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Slightly Odd

Harold Marshall on left, Pollock Castle Reservoir 1941

Slightly Odd

Harold Marshall, Pollock Castle Reservoir 1941

I love music. A wonderful heavenly gift for which I give thanks. My dad played the Hawaiian (steel) guitar rather well. He played in the army during WW2. As a boy I had guitar lessons with the same teacher who taught him. I found it hard going though and gave it up. A mistake! But I still love music. You should hear me singing in the shower; I’m sure you would be impressed. It sounds marvellous to me.

I’m a bit odd. I know this for sure because my lovely wife Barbara tells me so from time to time. My thinking process isn’t normal, she says and she’s always right so it must be true.

Me, 1967 - wannabe Paul Simon?

I like to be different. If something’s fashionable it guarantees I won’t wear it, do it, repeat it, or listen to it. At school I made a career of it. I enjoyed being peculiar, different from the crowd (being the only latter-day saint helped). I was a young adult in the Swinging Sixties but never liked the Beatles because everyone else did. My thing was the folk scene. Folk song, I thought, was genuine, natural, authentic grown-from-the earth music. Not, as it seemed to me then, the posturing, prancing, deafening performance of the pop world, nor the ridiculously artificial, ultra trained voices of the classical world. It was the Good Life for me with wooly cardigans and soil in my finger nails (metaphorically, not literally, my interest in gardening came much later). I was an art student specialising in craft pottery, so naturally I grew a beard. Who was I fooling? I was just conforming in a different way.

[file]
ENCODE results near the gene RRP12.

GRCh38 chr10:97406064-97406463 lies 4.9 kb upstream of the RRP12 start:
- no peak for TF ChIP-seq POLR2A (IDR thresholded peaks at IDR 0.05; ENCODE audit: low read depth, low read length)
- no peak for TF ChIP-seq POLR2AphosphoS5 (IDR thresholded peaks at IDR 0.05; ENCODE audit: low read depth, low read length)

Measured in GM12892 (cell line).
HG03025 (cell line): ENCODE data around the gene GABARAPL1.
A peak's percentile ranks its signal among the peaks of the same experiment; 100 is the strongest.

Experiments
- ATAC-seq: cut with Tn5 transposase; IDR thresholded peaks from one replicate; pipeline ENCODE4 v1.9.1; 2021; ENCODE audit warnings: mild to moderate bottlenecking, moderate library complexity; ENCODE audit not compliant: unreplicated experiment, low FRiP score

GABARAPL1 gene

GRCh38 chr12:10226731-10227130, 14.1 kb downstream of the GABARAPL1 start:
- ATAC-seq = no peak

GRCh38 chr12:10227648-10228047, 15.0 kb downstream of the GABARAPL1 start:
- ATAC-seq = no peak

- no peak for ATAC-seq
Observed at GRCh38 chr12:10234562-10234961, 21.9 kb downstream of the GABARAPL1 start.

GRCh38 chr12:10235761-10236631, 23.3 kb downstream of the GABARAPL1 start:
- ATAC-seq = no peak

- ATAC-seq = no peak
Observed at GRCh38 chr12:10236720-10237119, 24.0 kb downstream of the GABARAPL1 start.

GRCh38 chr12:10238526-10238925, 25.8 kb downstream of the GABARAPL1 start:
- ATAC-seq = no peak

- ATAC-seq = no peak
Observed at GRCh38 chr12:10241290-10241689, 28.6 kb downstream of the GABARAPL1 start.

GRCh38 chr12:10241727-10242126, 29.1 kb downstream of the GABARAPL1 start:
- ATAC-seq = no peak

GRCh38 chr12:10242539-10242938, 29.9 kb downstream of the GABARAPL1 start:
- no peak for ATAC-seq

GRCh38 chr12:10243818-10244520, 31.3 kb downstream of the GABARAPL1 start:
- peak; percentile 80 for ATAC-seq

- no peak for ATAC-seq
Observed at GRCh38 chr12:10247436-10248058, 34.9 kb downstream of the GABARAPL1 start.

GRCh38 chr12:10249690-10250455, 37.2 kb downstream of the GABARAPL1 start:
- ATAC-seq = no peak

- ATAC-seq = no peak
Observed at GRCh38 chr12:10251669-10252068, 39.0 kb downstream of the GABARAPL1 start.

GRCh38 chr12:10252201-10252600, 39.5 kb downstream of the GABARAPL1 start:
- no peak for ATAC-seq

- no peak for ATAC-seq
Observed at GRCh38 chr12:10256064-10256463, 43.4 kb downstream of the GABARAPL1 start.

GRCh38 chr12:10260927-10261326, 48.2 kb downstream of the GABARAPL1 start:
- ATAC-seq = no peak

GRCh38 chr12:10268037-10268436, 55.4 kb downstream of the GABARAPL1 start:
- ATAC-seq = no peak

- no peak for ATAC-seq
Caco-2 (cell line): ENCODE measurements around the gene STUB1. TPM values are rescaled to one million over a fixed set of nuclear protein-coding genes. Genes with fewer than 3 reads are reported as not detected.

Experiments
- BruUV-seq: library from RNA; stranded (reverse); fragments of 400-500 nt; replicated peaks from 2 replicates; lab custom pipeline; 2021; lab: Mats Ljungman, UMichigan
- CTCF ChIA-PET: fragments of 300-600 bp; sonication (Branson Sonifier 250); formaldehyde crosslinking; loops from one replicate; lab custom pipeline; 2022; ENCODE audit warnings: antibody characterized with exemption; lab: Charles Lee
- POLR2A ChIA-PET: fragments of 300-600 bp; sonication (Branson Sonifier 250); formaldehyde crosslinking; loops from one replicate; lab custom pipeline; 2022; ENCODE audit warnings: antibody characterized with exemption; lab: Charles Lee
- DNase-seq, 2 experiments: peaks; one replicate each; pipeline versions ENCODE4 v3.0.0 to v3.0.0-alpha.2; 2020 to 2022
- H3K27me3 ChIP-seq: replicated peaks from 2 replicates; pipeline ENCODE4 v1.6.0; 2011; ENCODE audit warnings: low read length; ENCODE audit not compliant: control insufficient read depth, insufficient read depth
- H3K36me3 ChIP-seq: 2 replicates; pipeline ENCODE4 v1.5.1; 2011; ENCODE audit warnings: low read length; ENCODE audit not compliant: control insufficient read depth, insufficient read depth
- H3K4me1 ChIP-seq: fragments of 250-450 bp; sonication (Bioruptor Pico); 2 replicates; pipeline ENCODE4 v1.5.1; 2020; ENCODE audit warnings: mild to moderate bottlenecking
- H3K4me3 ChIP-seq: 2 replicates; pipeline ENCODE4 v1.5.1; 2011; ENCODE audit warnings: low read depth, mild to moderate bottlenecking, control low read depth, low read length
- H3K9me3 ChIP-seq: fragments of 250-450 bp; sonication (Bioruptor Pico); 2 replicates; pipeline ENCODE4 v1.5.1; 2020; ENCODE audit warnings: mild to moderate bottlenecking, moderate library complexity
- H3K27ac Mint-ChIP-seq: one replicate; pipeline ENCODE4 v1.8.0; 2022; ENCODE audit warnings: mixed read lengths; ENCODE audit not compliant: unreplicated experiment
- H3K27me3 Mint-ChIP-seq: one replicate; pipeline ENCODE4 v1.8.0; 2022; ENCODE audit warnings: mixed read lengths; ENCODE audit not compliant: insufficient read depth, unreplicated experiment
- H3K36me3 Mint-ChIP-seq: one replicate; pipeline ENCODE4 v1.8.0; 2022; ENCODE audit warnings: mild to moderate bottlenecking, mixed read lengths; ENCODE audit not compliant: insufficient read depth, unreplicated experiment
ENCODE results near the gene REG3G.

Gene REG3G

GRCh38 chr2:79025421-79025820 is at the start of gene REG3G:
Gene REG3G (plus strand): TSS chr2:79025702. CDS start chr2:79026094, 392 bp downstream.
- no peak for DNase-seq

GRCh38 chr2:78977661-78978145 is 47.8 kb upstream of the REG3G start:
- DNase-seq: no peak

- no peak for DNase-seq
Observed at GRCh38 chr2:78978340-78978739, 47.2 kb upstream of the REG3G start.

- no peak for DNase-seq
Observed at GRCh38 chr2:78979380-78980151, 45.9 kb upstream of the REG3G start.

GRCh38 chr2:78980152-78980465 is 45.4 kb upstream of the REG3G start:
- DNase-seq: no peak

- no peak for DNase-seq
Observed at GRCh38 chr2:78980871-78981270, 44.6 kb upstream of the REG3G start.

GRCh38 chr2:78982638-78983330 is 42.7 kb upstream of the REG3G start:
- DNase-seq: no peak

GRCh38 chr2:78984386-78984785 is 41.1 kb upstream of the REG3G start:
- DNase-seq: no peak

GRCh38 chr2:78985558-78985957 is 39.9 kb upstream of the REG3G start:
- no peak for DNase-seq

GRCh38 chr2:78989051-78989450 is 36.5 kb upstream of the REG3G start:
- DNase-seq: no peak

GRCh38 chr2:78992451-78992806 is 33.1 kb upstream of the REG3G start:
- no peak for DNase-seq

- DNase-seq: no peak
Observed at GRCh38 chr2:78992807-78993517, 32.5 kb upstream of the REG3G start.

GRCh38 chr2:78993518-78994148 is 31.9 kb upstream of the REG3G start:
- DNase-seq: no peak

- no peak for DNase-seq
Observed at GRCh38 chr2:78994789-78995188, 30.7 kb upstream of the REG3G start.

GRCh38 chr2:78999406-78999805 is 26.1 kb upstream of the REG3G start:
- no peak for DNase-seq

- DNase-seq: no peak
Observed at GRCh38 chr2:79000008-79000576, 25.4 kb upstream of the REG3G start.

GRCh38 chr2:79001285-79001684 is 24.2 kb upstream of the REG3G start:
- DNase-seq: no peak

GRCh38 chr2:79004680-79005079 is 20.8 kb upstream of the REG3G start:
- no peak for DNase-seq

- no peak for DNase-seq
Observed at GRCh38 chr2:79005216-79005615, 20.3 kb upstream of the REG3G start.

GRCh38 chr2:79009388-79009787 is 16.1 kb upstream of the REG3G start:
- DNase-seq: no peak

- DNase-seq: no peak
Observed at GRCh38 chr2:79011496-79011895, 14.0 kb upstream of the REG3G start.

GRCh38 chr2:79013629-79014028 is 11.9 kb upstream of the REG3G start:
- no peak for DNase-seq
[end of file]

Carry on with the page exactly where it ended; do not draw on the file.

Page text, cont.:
For several decades now, my go-to music is 1930s and 40s big band and singers like Nat King Cole and Peggy Lee — music I wouldn’t have gone near with a bargepole in my student days. Yet my top duo of any period is Simon & Garfunkle (Bridge Over Troubled Water is the best pop song of all time). My favourites also include Victorian songslike On the Road to Mandalay and Leanin’ sung by traditional baritones like Owen Brannigan. I still like sixties folk and folk-rock like The Watersons and The Seekers. Oh, and I’ve learned to like the Beatles! If I continue the list with mediaeval plainsong, classical guitar, Debussy, Elgar, Vaughn Williams, Paul Robeson, you may agree with Barbara that I’m a bit odd. I like to think I like any music of quality, but that would not be true. I enjoy many of the arias, but I can’t take a whole opera. And Barbara never converted me to ballet, which she adores and I find utterly boring. So where is this leading? Your guess is as good as mine!

Well, we change don’t we. I’m not the same person now as I was fifty year ago. Barbara helped. She taught me to appreciate operatic singing, classical choirs, Abba, Rod Stewart, John Denver, Cleo Laine and a host of others that would have passed by narrow-minded me. But change doesn’t just apply to music but clothes, food, hobbies, politics, personality, and, of course, religious faith. It seems to me that a Christian is committed to change, which is another name for repentance. President Nelson explained that repentance is not so much a single act but an attitude of mind, a lifestyle. My faith now is different than fifty years ago and I hope, like my music, it’s deeper, wider, more inclusive, but like my music, not yet complete (ballet?). It also seems to me that a Christian will always be out of step with the fashions and ways of the world — in fact just a bit odd. So, from one odd person to another: enjoy the difference!

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